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Mixed race mother holding newborn baby in hospital

WakeMed Family Bonding Time

Bonding with a newborn baby after giving birth is one of the most pleasurable parts of infant care. Labor may have been painful or even riddled with complications, but for most moms, all the agony is instantly forgotten once she gets to hold her baby.

It’s instinctual for the mother, father and other caregivers to want to cuddle, comfort and nurture a newborn baby.

WakeMed Cary Hospital Family Bonding Time

To support this early bond after childbirth and delivery, Leslie Canale, a WakeMed RN and international board-certified lactation consultant (IBCLC) launched a three-month pilot Family Bonding Time initiative at the WakeMed Cary Hospital Women’s Pavilion and Birthing Center. This designated bonding time will offer many benefits to new families:

  • Facilitate uninterrupted bonding time with new parents and their newborns
  • Encourage rest for new moms recovering after delivery
  • Improve patient and family satisfaction related to their WakeMed hospital experience

During this time, WakeMed staff will dim lights and decrease noise daily between 2:00 and 4:00 p.m. in the Women’s Pavilion. They will also decrease interruptions from staff unless new mothers request help or assistance. Post COVID-19 visitor restrictions, visitors will be asked to wait in the waiting room unless the new mother is expecting them.

Canale says, “Families need uninterrupted time together and to rest and recover quietly.”

Babies Depend on Caregivers to Know What Their Crying is All About

At WakeMed, we also encourage rooming-in together, which keeps families in the same room with their newborn. This is another example of best newborn and maternity care practices because rooming-in is beneficial to the health and development of newborns.

Getting to know your baby through uninterrupted Family Bonding Time allows families time to recognize and learn their baby’s cues and signals. Babies signal and communicate their needs to parents in a variety of ways. For example, quiet, alert states indicate the baby’s readiness for social interaction with their caregivers. Feeding cues indicate baby’s hunger and need to be fed. Cries may indicate a need to have a diaper change;,frustration in trying to figure out how to feed effectively or feeling alone and scared and in need of skin-to-skin care after the transition from the womb to the world.

Parents are able to gain confidence in caring for and meeting the needs of their newborn through rooming-in during uninterrupted Family Bonding Time.

Skin-to-Skin Bonding

Babies who receive skin-to-skin care cry less often, in general, than those who are cared for in another way after delivery. Canale says, “It helps a baby regulate breathing, heart rate, temperature and blood sugar levels.”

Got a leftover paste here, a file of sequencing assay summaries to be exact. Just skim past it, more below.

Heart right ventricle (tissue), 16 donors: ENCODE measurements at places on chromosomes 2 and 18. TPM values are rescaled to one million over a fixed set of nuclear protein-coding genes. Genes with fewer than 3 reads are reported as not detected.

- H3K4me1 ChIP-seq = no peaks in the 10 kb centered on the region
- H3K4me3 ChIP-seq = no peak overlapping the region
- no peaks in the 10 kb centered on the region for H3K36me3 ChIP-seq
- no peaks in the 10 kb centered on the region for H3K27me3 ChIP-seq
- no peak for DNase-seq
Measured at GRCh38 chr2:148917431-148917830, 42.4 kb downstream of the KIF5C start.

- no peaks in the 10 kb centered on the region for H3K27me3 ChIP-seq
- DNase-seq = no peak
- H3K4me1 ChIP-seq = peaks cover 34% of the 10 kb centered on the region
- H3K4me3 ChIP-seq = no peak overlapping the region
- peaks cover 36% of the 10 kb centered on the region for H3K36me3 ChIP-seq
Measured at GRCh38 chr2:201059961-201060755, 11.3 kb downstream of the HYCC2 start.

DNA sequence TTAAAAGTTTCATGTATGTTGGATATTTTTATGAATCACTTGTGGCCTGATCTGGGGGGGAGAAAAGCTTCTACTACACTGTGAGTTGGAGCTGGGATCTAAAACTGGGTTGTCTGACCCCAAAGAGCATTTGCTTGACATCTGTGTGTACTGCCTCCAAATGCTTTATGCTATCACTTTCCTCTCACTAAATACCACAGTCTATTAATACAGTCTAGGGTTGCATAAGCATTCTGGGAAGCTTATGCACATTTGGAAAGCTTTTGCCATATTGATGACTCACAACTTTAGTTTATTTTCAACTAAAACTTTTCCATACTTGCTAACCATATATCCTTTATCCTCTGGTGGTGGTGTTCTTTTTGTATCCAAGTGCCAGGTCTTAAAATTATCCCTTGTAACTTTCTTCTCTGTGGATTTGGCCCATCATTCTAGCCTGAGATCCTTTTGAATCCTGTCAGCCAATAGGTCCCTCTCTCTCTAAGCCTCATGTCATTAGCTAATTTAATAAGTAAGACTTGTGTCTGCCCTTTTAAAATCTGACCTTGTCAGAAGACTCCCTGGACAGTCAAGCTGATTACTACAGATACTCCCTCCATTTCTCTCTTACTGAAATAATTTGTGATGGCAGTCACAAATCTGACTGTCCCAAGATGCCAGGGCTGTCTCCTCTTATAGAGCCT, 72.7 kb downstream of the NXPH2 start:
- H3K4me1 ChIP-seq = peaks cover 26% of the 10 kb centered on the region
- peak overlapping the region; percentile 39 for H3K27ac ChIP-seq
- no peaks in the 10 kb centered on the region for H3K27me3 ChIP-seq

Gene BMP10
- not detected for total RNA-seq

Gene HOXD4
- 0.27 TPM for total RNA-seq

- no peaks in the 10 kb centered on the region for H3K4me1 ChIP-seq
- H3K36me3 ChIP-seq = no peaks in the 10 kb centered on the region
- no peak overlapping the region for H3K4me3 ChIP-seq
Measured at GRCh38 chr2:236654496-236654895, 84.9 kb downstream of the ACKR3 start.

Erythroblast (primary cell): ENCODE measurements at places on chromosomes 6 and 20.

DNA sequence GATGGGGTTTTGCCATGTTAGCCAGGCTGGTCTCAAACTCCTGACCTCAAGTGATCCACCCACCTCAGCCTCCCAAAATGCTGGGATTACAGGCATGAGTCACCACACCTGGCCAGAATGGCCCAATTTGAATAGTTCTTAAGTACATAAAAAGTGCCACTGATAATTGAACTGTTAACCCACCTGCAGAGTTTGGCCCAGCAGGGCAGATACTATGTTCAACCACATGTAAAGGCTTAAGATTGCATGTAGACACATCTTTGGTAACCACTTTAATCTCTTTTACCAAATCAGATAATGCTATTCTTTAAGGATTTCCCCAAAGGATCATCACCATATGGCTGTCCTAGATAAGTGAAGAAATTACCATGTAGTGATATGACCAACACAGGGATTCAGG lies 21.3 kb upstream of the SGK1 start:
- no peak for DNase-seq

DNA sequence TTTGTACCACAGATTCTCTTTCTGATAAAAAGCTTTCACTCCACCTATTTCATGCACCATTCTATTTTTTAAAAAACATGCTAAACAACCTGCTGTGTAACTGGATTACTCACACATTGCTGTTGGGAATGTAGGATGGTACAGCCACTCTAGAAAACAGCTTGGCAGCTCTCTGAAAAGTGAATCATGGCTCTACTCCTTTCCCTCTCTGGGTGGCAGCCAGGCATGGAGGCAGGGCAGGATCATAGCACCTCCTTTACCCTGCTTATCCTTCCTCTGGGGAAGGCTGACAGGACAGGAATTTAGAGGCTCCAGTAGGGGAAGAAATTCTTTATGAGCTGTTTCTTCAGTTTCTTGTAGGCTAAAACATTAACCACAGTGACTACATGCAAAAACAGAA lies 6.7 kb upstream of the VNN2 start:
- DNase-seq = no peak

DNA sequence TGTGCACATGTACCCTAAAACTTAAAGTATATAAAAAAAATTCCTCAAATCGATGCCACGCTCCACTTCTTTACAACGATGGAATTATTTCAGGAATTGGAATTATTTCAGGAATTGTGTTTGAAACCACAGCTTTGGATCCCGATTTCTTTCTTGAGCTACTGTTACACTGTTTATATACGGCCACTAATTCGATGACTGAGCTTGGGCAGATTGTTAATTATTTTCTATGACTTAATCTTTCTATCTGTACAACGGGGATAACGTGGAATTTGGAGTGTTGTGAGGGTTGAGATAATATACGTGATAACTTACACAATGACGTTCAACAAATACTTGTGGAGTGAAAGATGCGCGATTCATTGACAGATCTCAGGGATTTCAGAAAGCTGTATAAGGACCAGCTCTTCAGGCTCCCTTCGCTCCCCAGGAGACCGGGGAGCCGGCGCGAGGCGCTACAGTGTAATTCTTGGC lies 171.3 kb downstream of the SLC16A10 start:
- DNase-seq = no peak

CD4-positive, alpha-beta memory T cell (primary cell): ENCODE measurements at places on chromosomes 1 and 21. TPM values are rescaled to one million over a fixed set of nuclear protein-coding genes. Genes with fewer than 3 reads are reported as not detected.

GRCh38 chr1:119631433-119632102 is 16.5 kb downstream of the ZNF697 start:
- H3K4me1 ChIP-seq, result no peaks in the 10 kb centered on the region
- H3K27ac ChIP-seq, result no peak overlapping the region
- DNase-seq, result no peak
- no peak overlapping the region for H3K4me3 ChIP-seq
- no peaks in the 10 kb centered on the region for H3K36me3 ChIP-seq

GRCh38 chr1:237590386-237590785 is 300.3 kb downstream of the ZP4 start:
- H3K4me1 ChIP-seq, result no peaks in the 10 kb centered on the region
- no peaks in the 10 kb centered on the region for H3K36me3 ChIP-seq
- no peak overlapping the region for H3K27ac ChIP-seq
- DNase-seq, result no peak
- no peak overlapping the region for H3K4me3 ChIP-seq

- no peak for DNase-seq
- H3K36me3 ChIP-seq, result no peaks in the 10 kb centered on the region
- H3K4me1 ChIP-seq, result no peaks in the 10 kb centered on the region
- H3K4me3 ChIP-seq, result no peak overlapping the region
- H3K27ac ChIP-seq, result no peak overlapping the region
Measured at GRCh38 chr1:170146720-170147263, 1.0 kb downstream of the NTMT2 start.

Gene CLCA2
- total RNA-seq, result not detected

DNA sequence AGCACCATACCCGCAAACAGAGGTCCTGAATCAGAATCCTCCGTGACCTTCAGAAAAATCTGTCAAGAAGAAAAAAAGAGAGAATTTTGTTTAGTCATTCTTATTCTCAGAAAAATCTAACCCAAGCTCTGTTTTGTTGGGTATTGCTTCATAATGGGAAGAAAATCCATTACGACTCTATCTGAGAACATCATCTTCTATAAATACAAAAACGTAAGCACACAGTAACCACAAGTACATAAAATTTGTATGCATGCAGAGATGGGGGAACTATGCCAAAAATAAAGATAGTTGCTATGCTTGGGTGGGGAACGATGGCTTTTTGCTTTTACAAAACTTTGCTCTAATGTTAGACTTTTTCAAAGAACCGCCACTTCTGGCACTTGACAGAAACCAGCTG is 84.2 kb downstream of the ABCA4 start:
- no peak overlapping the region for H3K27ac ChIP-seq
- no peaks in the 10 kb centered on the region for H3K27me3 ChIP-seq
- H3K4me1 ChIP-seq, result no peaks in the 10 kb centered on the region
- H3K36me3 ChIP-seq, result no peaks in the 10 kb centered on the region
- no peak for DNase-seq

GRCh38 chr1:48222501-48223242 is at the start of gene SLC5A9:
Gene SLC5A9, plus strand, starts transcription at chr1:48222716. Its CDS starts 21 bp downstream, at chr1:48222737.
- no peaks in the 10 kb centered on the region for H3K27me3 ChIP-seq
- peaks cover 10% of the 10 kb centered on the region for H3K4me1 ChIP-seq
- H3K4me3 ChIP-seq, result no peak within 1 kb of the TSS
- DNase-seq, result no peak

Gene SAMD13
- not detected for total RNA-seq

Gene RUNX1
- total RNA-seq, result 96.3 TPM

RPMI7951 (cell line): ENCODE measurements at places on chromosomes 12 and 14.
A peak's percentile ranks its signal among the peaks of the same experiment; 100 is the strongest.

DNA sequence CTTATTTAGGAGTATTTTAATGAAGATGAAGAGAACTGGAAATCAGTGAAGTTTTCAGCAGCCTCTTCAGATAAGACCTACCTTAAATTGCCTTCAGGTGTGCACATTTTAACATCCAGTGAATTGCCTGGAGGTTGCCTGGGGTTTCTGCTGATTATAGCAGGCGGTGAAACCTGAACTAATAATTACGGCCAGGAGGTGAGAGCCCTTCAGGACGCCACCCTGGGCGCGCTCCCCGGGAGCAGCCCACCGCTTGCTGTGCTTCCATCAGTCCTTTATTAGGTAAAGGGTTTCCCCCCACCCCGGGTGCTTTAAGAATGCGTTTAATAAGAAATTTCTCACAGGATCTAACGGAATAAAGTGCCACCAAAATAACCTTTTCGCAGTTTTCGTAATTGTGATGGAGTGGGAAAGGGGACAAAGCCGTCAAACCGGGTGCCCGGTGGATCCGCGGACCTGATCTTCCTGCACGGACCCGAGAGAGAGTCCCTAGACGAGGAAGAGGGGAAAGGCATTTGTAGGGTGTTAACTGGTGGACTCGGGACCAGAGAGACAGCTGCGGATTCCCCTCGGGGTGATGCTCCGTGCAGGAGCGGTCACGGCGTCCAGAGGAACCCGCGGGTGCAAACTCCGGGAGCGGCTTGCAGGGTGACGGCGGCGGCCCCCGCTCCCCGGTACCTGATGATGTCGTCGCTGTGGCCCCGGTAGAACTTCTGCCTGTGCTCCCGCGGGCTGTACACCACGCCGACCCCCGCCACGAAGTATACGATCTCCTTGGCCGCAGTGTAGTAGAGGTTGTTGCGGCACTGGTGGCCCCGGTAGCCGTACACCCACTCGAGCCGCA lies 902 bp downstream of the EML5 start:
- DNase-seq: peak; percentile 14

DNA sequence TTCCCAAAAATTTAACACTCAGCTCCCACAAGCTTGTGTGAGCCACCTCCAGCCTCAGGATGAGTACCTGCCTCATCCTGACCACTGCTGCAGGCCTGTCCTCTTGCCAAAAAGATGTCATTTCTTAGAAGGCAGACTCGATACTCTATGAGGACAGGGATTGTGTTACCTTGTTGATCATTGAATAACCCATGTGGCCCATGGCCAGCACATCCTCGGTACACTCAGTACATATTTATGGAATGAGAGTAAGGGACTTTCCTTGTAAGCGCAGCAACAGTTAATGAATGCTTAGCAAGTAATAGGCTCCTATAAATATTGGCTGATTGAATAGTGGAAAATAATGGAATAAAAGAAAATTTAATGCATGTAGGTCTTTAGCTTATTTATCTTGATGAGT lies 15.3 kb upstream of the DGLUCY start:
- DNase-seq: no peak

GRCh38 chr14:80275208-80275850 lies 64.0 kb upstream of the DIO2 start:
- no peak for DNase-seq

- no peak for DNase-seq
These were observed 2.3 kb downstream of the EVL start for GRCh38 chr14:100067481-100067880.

These babies also demonstrate better ability to regulate their behavioral states, and this ability persists well beyond the newborn period. According to Canale, “Basically, skin-to-skin care hardwires baby’s neurological system in a positive way.”

mother and baby bonding after birth

Skin-to-Skin Beneftis to Babies and Caregivers

Skin-to-skin is also important for the baby’s caregivers and should be encouraged because it enhances bonding in addition to the other physiologic benefits mentioned above.

If a mother is unable to physically or safely care for her newborn after delivery, then other caregivers should be encouraged to provide skin-to-skin care. A recent study found, “Babies who enjoyed skin-to-skin care with fathers after delivery had higher mean heart rates and increased wakefulness. A follow up study from this same cohort sample showed fathers developed a better understanding of their infant’s first moments of life and became more engaged with them as a result.”

Securely Attached Babies Grow into Healthier Adults

Babies that bond with their caregivers early on experience overall better outcomes. When babies receive consistent and appropriate responses to a range of emotions — from cries to coos — they are more likely to grow into healthy children whose brain connections are wired for optimal learning, whose bodies grow big and strong and whose emotions are more stable.

Securely attached babies feel more protected and understood. They suffer less anxiety and depression as they mature into adults because from early on, their nervous systems received the calm assurance needed for optimal development. They enjoy more healthy relationships as they age and have the self-esteem necessary to avoid or leave toxic relationships.

WakeMed Encourages Early Bonding and Secure Attachment

The bond between a baby and caregiver is the most precious of all. With impacts for a lifetime, at WakeMed, we want to do what we can to encourage a healthy, secure attachment from the very start.

 

Sources

https://www.ncbi.nlm.nih.gov/pmc/articles/PMC5330336/

https://www.psychologytoday.com/us/blog/how-help-friend/201712/bonding-is-essential-every-infant

https://www.pregnancybirthbaby.org.au/bonding-with-your-baby

https://kidshealth.org/en/parents/bonding.html

Building a Secure Attachment Bond with Your Baby

 

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